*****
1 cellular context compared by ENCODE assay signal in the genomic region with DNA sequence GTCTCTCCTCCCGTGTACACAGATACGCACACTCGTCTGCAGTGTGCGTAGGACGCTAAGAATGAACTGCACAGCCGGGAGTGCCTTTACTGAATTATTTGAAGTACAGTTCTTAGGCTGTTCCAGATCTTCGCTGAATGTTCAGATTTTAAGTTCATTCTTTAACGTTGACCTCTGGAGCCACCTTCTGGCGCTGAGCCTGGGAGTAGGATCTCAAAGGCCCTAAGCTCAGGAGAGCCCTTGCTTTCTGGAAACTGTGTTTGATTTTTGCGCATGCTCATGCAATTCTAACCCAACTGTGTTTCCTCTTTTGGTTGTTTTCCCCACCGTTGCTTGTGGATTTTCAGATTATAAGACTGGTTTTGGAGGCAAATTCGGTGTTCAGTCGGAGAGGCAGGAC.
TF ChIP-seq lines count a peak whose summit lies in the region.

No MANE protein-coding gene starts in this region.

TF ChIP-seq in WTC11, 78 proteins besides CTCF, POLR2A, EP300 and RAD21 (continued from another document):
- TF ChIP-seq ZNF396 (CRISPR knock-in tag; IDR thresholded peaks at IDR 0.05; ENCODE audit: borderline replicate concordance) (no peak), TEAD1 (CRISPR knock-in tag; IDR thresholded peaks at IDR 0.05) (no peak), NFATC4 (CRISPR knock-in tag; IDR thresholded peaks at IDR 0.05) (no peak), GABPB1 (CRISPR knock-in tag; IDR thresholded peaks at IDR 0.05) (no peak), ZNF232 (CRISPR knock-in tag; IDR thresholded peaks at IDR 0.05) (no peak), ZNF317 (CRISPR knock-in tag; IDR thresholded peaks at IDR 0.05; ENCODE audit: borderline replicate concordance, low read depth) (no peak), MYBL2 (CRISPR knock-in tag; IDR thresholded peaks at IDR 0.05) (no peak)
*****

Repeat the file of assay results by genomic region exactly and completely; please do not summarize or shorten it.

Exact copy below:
1 cellular context compared by ENCODE assay signal in the genomic region with DNA sequence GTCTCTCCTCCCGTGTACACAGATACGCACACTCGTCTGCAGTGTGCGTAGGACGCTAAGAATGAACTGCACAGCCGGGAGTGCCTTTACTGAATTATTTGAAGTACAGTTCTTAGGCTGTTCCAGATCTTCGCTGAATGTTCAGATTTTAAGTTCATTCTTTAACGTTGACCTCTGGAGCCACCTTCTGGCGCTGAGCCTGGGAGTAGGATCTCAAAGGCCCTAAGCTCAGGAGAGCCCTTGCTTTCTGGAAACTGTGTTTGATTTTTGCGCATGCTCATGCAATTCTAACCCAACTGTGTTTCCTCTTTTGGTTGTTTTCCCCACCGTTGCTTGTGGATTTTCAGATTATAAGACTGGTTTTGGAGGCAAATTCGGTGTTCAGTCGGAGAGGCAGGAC.
TF ChIP-seq lines count a peak whose summit lies in the region.

No MANE protein-coding gene starts in this region.

TF ChIP-seq in WTC11, 78 proteins besides CTCF, POLR2A, EP300 and RAD21 (continued from another document):
- TF ChIP-seq ZNF396 (CRISPR knock-in tag; IDR thresholded peaks at IDR 0.05; ENCODE audit: borderline replicate concordance) (no peak), TEAD1 (CRISPR knock-in tag; IDR thresholded peaks at IDR 0.05) (no peak), NFATC4 (CRISPR knock-in tag; IDR thresholded peaks at IDR 0.05) (no peak), GABPB1 (CRISPR knock-in tag; IDR thresholded peaks at IDR 0.05) (no peak), ZNF232 (CRISPR knock-in tag; IDR thresholded peaks at IDR 0.05) (no peak), ZNF317 (CRISPR knock-in tag; IDR thresholded peaks at IDR 0.05; ENCODE audit: borderline replicate concordance, low read depth) (no peak), MYBL2 (CRISPR knock-in tag; IDR thresholded peaks at IDR 0.05) (no peak)